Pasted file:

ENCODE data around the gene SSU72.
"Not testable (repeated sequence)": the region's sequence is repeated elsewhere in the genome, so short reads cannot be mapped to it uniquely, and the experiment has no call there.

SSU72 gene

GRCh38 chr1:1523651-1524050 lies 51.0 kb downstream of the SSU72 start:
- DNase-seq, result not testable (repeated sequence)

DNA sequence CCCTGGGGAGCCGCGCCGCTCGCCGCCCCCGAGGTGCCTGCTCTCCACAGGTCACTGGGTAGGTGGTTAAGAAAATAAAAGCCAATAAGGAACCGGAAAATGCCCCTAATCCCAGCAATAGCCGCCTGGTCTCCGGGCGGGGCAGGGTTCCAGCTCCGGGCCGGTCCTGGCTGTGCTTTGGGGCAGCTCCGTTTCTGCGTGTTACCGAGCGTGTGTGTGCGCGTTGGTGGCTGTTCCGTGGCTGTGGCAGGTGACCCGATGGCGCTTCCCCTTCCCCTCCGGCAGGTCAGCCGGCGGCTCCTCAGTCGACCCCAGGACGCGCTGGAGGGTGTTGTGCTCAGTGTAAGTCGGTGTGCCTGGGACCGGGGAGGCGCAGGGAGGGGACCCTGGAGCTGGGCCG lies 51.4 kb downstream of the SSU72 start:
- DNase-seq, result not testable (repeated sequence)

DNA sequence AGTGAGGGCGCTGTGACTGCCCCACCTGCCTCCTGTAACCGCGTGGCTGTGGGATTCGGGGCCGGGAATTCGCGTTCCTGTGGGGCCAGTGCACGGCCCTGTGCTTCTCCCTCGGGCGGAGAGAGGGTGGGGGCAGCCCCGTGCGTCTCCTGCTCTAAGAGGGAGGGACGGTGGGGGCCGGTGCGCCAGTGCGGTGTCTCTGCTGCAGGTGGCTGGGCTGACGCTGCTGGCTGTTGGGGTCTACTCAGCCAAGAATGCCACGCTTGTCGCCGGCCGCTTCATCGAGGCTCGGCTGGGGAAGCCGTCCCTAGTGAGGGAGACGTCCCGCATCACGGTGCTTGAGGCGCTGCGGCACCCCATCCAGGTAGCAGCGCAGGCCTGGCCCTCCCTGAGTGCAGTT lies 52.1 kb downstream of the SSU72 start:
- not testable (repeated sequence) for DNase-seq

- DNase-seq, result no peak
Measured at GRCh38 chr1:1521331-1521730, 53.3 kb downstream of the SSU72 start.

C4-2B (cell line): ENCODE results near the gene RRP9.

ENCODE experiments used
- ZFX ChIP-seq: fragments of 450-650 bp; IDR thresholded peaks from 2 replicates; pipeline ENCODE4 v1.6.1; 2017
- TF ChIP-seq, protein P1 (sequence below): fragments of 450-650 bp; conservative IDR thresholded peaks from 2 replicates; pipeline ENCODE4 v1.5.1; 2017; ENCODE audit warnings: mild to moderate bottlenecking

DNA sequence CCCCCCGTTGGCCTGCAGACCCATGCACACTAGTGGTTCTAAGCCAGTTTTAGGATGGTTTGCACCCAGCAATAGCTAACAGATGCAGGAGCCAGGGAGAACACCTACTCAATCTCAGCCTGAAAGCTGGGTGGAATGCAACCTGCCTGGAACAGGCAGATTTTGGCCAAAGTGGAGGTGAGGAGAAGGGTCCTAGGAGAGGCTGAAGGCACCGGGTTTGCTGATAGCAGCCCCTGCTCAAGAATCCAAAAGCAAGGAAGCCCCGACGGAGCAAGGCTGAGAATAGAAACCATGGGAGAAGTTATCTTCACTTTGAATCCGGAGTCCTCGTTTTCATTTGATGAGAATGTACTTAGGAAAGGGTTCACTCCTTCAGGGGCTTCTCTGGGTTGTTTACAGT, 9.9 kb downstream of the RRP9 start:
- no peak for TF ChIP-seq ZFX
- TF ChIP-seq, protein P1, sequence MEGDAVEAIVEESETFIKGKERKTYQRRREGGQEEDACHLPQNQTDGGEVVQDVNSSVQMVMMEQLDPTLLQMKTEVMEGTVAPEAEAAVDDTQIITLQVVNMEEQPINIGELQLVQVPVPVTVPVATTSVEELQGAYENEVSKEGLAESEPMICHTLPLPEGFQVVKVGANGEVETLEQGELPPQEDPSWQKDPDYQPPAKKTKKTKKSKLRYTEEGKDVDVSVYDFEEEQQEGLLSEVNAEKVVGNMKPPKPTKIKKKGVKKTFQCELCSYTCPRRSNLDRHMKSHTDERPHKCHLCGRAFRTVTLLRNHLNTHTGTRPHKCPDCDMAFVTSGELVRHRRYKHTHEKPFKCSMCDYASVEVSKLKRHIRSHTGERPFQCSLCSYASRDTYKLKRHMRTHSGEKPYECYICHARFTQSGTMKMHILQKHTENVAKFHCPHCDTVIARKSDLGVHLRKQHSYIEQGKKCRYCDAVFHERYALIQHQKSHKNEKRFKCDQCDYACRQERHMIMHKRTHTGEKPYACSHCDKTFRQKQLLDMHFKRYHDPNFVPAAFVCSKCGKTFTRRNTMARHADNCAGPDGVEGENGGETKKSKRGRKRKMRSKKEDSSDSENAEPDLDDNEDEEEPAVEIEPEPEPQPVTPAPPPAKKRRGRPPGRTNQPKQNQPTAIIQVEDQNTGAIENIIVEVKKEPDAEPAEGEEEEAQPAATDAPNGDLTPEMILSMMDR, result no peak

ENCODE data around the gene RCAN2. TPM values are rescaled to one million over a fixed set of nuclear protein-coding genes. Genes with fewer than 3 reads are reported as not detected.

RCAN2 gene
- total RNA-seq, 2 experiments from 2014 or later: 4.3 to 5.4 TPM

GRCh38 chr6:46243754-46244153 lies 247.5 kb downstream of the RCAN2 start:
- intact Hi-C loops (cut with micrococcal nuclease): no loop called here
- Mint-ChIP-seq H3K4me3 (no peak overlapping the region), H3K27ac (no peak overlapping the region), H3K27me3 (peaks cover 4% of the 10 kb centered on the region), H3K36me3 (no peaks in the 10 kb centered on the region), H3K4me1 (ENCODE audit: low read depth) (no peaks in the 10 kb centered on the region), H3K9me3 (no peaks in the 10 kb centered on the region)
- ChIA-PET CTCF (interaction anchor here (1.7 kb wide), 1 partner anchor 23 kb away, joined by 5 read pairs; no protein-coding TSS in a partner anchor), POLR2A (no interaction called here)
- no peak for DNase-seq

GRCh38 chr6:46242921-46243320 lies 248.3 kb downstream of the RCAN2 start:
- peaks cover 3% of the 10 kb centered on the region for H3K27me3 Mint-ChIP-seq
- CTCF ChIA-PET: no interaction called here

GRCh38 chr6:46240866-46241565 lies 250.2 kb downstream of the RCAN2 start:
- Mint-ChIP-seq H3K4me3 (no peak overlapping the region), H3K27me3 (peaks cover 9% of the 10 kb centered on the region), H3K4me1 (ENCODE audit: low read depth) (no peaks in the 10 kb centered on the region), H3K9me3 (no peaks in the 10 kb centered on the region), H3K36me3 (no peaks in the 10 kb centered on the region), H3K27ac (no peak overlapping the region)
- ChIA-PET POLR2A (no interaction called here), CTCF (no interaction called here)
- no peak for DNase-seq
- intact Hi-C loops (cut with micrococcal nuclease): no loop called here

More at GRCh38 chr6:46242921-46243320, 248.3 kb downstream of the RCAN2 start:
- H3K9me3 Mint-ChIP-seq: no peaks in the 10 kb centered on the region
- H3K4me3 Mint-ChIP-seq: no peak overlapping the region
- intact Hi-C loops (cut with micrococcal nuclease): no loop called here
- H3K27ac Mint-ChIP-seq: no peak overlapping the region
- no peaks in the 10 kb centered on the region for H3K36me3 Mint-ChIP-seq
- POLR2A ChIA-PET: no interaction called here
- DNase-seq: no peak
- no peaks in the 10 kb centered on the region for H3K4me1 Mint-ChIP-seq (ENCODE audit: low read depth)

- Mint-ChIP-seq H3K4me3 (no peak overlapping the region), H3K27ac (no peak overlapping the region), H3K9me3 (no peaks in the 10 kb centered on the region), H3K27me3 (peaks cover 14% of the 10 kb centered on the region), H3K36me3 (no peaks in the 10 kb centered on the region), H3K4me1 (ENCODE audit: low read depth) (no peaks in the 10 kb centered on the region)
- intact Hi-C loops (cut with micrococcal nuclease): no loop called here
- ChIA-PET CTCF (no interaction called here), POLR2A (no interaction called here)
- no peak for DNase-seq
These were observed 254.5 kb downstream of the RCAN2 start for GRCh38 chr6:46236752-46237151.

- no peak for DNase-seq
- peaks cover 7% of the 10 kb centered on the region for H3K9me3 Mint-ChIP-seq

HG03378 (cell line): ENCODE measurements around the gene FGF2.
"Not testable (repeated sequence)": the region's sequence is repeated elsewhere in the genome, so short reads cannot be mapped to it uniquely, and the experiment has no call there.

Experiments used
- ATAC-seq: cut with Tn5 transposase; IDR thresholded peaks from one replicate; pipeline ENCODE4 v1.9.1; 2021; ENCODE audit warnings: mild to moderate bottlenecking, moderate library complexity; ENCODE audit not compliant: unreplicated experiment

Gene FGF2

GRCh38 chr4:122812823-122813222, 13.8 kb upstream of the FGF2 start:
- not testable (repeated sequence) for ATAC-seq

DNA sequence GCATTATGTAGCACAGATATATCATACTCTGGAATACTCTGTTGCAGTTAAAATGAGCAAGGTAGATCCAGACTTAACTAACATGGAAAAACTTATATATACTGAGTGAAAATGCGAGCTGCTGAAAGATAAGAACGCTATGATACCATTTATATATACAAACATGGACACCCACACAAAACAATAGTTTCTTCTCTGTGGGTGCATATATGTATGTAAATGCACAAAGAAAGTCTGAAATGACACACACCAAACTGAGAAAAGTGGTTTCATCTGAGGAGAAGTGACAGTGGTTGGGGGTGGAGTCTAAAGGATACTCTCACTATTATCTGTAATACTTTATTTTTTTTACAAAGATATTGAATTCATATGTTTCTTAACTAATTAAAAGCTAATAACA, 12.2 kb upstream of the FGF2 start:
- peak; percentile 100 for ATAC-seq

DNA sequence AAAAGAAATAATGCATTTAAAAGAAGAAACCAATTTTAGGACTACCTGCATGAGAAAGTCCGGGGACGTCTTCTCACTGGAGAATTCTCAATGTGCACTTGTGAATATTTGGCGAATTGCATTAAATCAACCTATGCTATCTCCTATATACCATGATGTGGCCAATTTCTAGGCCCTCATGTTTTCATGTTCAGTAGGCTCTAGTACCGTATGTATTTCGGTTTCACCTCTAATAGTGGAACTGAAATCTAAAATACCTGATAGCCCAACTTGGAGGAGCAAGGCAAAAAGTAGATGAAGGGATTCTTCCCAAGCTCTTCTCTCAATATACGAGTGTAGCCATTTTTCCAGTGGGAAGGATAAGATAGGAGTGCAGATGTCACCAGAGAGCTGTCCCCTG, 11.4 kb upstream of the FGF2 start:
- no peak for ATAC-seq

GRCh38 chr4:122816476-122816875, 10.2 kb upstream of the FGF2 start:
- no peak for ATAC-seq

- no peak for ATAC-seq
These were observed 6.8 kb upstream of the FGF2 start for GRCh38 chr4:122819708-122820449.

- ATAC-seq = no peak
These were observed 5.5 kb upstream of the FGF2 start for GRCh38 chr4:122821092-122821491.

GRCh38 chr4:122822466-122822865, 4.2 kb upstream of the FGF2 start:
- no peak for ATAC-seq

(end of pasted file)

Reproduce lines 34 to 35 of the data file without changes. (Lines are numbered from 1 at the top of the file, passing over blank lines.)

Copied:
- intact Hi-C loops (cut with micrococcal nuclease): no loop called here

More at GRCh38 chr6:46242921-46243320, 248.3 kb downstream of the RCAN2 start: